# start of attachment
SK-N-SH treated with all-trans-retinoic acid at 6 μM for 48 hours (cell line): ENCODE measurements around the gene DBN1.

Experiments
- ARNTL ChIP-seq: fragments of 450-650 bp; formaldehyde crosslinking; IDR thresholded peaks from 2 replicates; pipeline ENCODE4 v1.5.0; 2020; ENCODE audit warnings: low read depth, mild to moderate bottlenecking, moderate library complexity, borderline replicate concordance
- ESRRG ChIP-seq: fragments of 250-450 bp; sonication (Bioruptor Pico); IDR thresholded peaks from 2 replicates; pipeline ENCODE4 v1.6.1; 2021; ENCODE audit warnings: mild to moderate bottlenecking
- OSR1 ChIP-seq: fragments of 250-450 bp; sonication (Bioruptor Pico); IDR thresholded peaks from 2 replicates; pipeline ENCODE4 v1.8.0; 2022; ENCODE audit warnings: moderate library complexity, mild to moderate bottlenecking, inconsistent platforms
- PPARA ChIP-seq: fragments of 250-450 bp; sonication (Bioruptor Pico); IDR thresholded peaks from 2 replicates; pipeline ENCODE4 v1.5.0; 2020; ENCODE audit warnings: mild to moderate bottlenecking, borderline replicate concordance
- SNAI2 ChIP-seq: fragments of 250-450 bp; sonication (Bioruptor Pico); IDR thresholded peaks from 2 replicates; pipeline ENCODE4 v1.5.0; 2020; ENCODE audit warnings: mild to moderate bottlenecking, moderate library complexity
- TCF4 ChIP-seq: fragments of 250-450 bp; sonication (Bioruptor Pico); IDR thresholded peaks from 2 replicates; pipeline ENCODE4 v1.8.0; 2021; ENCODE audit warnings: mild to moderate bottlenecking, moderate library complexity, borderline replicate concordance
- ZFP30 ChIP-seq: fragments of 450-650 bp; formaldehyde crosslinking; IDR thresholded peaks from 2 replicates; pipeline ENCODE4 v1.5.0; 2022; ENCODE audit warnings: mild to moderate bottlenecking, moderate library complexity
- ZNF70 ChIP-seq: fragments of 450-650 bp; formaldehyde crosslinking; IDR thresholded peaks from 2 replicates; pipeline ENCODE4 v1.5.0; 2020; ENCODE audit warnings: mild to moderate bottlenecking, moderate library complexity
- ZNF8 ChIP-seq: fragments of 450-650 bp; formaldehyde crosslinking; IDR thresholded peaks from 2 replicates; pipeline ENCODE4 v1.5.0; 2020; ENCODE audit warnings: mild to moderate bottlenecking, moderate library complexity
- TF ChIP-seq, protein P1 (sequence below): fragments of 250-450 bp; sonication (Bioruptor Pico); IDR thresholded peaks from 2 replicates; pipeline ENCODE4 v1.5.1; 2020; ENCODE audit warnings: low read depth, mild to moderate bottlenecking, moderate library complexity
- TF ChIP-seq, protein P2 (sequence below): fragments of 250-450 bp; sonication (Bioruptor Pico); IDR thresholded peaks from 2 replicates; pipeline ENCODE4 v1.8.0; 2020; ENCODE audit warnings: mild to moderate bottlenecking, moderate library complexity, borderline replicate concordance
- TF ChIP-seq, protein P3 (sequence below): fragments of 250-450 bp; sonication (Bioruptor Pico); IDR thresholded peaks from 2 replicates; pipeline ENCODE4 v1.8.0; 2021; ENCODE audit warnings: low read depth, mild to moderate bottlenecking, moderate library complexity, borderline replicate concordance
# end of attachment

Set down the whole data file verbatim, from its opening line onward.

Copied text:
SK-N-SH treated with all-trans-retinoic acid at 6 μM for 48 hours (cell line): ENCODE measurements around the gene DBN1.

Experiments
- ARNTL ChIP-seq: fragments of 450-650 bp; formaldehyde crosslinking; IDR thresholded peaks from 2 replicates; pipeline ENCODE4 v1.5.0; 2020; ENCODE audit warnings: low read depth, mild to moderate bottlenecking, moderate library complexity, borderline replicate concordance
- ESRRG ChIP-seq: fragments of 250-450 bp; sonication (Bioruptor Pico); IDR thresholded peaks from 2 replicates; pipeline ENCODE4 v1.6.1; 2021; ENCODE audit warnings: mild to moderate bottlenecking
- OSR1 ChIP-seq: fragments of 250-450 bp; sonication (Bioruptor Pico); IDR thresholded peaks from 2 replicates; pipeline ENCODE4 v1.8.0; 2022; ENCODE audit warnings: moderate library complexity, mild to moderate bottlenecking, inconsistent platforms
- PPARA ChIP-seq: fragments of 250-450 bp; sonication (Bioruptor Pico); IDR thresholded peaks from 2 replicates; pipeline ENCODE4 v1.5.0; 2020; ENCODE audit warnings: mild to moderate bottlenecking, borderline replicate concordance
- SNAI2 ChIP-seq: fragments of 250-450 bp; sonication (Bioruptor Pico); IDR thresholded peaks from 2 replicates; pipeline ENCODE4 v1.5.0; 2020; ENCODE audit warnings: mild to moderate bottlenecking, moderate library complexity
- TCF4 ChIP-seq: fragments of 250-450 bp; sonication (Bioruptor Pico); IDR thresholded peaks from 2 replicates; pipeline ENCODE4 v1.8.0; 2021; ENCODE audit warnings: mild to moderate bottlenecking, moderate library complexity, borderline replicate concordance
- ZFP30 ChIP-seq: fragments of 450-650 bp; formaldehyde crosslinking; IDR thresholded peaks from 2 replicates; pipeline ENCODE4 v1.5.0; 2022; ENCODE audit warnings: mild to moderate bottlenecking, moderate library complexity
- ZNF70 ChIP-seq: fragments of 450-650 bp; formaldehyde crosslinking; IDR thresholded peaks from 2 replicates; pipeline ENCODE4 v1.5.0; 2020; ENCODE audit warnings: mild to moderate bottlenecking, moderate library complexity
- ZNF8 ChIP-seq: fragments of 450-650 bp; formaldehyde crosslinking; IDR thresholded peaks from 2 replicates; pipeline ENCODE4 v1.5.0; 2020; ENCODE audit warnings: mild to moderate bottlenecking, moderate library complexity
- TF ChIP-seq, protein P1 (sequence below): fragments of 250-450 bp; sonication (Bioruptor Pico); IDR thresholded peaks from 2 replicates; pipeline ENCODE4 v1.5.1; 2020; ENCODE audit warnings: low read depth, mild to moderate bottlenecking, moderate library complexity
- TF ChIP-seq, protein P2 (sequence below): fragments of 250-450 bp; sonication (Bioruptor Pico); IDR thresholded peaks from 2 replicates; pipeline ENCODE4 v1.8.0; 2020; ENCODE audit warnings: mild to moderate bottlenecking, moderate library complexity, borderline replicate concordance
- TF ChIP-seq, protein P3 (sequence below): fragments of 250-450 bp; sonication (Bioruptor Pico); IDR thresholded peaks from 2 replicates; pipeline ENCODE4 v1.8.0; 2021; ENCODE audit warnings: low read depth, mild to moderate bottlenecking, moderate library complexity, borderline replicate concordance